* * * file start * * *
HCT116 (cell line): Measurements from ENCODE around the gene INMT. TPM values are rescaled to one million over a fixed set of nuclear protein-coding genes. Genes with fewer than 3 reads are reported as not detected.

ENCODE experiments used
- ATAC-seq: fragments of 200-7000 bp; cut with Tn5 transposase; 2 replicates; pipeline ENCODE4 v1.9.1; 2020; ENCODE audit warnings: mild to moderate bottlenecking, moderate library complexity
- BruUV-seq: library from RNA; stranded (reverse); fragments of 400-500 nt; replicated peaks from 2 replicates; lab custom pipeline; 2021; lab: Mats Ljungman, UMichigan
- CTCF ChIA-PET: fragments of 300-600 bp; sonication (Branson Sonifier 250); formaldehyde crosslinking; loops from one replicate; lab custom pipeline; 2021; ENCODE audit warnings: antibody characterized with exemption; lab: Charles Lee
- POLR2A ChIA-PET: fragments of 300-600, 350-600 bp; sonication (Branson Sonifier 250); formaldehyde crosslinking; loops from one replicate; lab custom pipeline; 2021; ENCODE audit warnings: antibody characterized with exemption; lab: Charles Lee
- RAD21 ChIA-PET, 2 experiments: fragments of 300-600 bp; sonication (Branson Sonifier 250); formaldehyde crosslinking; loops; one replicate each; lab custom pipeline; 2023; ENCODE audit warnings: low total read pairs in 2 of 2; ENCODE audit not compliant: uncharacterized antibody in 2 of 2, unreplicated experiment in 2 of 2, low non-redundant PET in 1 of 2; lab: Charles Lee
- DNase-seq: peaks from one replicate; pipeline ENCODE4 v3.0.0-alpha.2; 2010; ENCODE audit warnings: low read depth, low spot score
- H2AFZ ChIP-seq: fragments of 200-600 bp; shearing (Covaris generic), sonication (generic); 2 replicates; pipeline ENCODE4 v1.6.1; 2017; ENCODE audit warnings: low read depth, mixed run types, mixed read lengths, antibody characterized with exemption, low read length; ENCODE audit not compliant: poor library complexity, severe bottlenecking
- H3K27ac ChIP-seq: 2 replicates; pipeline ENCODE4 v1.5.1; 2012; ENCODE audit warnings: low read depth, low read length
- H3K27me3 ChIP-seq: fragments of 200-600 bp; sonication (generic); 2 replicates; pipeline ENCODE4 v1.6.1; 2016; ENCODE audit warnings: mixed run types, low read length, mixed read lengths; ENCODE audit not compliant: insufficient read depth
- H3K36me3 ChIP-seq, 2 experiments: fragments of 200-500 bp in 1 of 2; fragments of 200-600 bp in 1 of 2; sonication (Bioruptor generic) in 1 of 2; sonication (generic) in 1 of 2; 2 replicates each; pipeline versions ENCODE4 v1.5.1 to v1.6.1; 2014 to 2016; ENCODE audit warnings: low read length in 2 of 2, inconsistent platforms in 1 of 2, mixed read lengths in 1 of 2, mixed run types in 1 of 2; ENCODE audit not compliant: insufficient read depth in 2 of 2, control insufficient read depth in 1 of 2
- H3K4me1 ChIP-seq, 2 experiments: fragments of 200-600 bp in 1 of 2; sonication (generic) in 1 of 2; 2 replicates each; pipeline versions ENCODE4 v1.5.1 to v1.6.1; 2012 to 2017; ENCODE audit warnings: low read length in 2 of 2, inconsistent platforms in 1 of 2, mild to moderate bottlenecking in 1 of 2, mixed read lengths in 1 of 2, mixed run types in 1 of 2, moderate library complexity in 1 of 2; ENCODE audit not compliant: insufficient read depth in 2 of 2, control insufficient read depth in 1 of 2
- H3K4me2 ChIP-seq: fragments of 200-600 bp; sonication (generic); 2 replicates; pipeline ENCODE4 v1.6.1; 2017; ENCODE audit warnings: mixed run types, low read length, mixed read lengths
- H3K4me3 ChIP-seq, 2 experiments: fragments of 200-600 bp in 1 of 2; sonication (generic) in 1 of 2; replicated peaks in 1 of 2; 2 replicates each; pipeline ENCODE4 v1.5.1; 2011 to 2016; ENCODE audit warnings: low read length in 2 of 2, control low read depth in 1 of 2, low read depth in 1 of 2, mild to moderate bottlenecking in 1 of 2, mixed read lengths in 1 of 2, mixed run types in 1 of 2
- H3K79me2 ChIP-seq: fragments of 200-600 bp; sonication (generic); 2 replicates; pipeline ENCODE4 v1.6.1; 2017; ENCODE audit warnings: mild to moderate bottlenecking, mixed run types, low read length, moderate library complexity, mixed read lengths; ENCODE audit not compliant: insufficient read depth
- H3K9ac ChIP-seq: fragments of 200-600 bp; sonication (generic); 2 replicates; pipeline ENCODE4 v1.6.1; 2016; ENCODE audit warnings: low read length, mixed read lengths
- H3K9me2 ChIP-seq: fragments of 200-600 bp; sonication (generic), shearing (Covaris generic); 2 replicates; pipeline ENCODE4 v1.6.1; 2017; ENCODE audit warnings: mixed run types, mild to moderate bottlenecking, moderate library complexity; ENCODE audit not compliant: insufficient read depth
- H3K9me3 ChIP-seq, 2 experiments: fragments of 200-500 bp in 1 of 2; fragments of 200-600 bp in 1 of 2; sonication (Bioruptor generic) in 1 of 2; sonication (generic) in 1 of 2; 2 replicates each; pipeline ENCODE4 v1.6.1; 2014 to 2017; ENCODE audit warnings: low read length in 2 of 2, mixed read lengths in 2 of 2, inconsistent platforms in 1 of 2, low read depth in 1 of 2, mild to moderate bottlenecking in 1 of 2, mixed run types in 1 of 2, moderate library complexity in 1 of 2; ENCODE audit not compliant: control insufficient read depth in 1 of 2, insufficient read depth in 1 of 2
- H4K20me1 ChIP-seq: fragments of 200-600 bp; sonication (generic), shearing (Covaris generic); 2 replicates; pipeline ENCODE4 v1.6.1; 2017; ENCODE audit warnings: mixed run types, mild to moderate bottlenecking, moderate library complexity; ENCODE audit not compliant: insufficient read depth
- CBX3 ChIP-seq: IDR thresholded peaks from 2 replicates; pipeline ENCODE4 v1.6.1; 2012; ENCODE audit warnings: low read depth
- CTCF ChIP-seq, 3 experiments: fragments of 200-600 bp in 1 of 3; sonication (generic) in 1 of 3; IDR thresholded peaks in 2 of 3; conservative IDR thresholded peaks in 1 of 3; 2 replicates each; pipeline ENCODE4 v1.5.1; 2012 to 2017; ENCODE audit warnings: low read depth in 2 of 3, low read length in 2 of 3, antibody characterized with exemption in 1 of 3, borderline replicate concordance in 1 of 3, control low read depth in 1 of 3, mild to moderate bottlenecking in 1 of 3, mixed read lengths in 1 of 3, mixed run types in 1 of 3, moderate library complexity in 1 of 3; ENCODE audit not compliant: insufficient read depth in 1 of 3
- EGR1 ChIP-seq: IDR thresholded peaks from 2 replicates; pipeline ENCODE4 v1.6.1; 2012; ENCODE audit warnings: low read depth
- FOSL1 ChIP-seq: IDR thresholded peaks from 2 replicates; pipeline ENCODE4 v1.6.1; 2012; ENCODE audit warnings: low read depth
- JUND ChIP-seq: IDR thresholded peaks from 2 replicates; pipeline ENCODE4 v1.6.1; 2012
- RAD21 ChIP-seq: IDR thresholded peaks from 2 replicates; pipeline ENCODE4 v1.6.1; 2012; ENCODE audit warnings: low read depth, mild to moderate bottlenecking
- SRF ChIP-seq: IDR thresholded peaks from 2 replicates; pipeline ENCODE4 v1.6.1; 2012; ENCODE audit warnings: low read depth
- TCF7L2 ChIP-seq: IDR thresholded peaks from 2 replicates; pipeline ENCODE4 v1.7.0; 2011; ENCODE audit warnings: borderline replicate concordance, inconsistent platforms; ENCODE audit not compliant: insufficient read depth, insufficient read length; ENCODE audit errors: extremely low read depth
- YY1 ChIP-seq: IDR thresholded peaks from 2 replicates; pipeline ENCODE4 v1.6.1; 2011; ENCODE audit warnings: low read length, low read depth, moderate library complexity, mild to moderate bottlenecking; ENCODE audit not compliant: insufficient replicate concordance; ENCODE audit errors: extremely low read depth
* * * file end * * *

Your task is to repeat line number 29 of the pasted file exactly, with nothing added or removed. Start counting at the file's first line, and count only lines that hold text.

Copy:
- YY1 ChIP-seq: IDR thresholded peaks from 2 replicates; pipeline ENCODE4 v1.6.1; 2011; ENCODE audit warnings: low read length, low read depth, moderate library complexity, mild to moderate bottlenecking; ENCODE audit not compliant: insufficient replicate concordance; ENCODE audit errors: extremely low read depth